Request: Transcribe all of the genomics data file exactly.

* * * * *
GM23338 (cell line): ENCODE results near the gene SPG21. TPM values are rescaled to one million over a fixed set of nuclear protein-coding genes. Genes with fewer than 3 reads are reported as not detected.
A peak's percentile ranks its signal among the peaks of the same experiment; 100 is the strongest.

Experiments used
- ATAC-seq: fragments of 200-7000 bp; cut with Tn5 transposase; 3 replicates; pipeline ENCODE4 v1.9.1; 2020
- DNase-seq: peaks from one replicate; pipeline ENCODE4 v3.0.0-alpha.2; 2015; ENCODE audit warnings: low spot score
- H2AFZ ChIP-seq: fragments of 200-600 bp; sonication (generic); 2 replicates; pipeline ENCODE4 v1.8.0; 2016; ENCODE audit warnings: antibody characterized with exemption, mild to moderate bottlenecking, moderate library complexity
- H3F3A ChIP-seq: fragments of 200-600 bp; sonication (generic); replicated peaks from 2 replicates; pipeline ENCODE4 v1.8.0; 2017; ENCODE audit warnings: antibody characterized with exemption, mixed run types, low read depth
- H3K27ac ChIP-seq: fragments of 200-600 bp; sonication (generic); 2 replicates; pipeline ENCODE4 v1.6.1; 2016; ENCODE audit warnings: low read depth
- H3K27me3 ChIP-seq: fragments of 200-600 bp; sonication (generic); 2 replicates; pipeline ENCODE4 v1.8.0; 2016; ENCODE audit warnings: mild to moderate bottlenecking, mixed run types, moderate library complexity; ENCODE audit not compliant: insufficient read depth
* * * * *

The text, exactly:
GM23338 (cell line): ENCODE results near the gene SPG21. TPM values are rescaled to one million over a fixed set of nuclear protein-coding genes. Genes with fewer than 3 reads are reported as not detected.
A peak's percentile ranks its signal among the peaks of the same experiment; 100 is the strongest.

Experiments used
- ATAC-seq: fragments of 200-7000 bp; cut with Tn5 transposase; 3 replicates; pipeline ENCODE4 v1.9.1; 2020
- DNase-seq: peaks from one replicate; pipeline ENCODE4 v3.0.0-alpha.2; 2015; ENCODE audit warnings: low spot score
- H2AFZ ChIP-seq: fragments of 200-600 bp; sonication (generic); 2 replicates; pipeline ENCODE4 v1.8.0; 2016; ENCODE audit warnings: antibody characterized with exemption, mild to moderate bottlenecking, moderate library complexity
- H3F3A ChIP-seq: fragments of 200-600 bp; sonication (generic); replicated peaks from 2 replicates; pipeline ENCODE4 v1.8.0; 2017; ENCODE audit warnings: antibody characterized with exemption, mixed run types, low read depth
- H3K27ac ChIP-seq: fragments of 200-600 bp; sonication (generic); 2 replicates; pipeline ENCODE4 v1.6.1; 2016; ENCODE audit warnings: low read depth
- H3K27me3 ChIP-seq: fragments of 200-600 bp; sonication (generic); 2 replicates; pipeline ENCODE4 v1.8.0; 2016; ENCODE audit warnings: mild to moderate bottlenecking, mixed run types, moderate library complexity; ENCODE audit not compliant: insufficient read depth